King's College London

Research portal

Childhood body mass index and endothelial dysfunction evaluated by peripheral arterial tonometry in early midlife

Research output: Contribution to journalArticlepeer-review

M J A Williams, B J Milne, A Ambler, R Theodore, S Ramrakha, A Caspi, T E Moffitt, R Poulton

Original languageEnglish
Pages (from-to)1355–1360
JournalInternational Journal of Obesity
Volume41
Issue number9
Early online date30 May 2017
DOIs
Accepted/In press19 Apr 2017
E-pub ahead of print30 May 2017
PublishedSep 2017

Documents

King's Authors

Abstract

Background/Objectives: Endothelial dysfunction predicts mortality but it is unknown whether childhood obesity predicts adult endothelial dysfunction. The aim of this study was to determine whether anthropometric indices of body fat in childhood, adolescence and early midlife are associated with endothelial dysfunction in early midlife. Subjects/Methods: Participants belonged to a representative birth cohort of 1037 individuals born in Dunedin, New Zealand in 1972 and 1973 and followed to age 38 years, with 95% retention (the Dunedin Multidisciplinary Health and Development Study). We assessed anthropometric indices of obesity at ages 3, 5, 7, 9, 11, 13, 15, 18, 21, 26, 32 and 38 years. We tested associations between endothelial function assessed by peripheral arterial tonometry at age 38 and; age-38 cardiovascular risk factors; age-3 body mass index (BMI); and four BMI trajectory groups from childhood to early midlife. Results: Early midlife endothelial dysfunction was associated with BMI, large waist circumference, low high-density lipoprotein cholesterol, low cardiorespiratory fitness, and increased high-sensitivity C-reactive protein. After adjustment for sex and childhood socioeconomic status, 3-year-olds with BMI one standard deviation above the mean had Framingham-reactive hyperemia index ratios that were 0.10 below those with normal BMI ( = -0.10, 95% CI -0.17 to -0.03, p=0.007) at age 38. Cohort members in the „overweight‟, „obese‟, and „morbidly obese‟ trajectories had Framingham-reactive hyperemia index ratios that were 0.08 ( = -0.08, 95% CI -0.14 to -0.03, p=0.003), 0.13 ( = -0.13, 95% CI -0.21 to -0.06, p<0.001), and 0.17 ( = -0.17, 95% CI -0.33 to -0.01, p=0.033), respectively, below age-peers in the „normal‟ trajectory. Conclusions: Childhood BMI and the trajectories of BMI from childhood to early midlife predict endothelial dysfunction evaluated by peripheral arterial tonometry in early midlife.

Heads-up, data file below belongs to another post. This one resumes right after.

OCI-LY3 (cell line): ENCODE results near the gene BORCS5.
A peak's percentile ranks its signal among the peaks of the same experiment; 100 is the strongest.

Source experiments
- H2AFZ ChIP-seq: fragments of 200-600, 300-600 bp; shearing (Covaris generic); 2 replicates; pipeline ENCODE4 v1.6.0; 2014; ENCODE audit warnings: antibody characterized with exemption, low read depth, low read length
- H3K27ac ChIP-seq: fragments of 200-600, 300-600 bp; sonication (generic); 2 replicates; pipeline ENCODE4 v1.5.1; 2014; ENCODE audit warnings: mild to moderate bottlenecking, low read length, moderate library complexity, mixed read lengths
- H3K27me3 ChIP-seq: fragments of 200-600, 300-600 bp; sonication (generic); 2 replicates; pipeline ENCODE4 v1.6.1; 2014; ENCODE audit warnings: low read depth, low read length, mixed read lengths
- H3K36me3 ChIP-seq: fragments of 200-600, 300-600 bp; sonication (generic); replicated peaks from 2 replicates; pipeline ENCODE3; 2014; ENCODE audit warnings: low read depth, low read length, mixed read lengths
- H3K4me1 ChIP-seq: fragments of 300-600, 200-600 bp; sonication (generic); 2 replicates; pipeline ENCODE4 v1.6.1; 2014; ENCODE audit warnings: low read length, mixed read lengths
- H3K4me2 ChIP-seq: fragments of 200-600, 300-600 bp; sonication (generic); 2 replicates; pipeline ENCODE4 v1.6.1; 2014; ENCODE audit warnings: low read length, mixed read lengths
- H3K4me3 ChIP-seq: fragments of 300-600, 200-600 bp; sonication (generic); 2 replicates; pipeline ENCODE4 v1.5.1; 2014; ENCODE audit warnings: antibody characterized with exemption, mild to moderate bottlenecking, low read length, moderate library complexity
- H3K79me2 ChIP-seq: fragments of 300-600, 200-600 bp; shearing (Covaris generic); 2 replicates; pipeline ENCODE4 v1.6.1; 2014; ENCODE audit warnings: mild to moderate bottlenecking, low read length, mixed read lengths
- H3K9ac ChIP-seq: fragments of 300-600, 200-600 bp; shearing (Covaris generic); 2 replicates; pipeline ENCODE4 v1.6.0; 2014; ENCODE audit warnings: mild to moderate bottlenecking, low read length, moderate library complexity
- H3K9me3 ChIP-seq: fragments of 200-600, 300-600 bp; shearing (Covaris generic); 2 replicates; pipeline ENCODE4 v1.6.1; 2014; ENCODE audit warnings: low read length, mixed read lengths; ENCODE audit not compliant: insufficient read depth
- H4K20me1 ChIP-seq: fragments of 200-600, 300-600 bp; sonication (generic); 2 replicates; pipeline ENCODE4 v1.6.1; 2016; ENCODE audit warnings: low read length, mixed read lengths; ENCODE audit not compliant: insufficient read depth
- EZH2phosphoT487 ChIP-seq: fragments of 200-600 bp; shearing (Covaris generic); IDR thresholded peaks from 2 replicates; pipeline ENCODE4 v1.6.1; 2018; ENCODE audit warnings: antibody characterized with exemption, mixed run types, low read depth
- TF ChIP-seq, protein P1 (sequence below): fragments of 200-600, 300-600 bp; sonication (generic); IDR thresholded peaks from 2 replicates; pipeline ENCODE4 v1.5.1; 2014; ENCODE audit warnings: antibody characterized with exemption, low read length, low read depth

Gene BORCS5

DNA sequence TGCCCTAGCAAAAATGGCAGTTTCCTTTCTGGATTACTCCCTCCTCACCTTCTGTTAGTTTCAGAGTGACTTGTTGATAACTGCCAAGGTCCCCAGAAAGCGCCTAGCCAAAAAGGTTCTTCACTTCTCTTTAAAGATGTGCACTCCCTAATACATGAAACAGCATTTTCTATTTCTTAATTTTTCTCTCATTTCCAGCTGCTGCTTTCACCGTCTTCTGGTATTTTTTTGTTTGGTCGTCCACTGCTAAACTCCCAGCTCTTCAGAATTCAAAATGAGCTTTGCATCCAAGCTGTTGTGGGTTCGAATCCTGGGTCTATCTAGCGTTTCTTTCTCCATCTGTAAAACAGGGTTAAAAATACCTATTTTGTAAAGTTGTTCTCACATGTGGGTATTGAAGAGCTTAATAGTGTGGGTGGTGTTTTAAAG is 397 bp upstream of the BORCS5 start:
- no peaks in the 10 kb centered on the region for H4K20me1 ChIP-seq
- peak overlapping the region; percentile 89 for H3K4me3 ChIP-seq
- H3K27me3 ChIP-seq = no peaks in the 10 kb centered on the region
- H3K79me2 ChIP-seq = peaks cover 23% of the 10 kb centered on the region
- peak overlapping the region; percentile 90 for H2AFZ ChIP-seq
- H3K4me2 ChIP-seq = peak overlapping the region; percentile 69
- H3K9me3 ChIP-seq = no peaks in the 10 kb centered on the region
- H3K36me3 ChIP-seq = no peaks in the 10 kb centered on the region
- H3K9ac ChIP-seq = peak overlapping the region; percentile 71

Download statistics

No data available

View graph of relations

© 2020 King's College London | Strand | London WC2R 2LS | England | United Kingdom | Tel +44 (0)20 7836 5454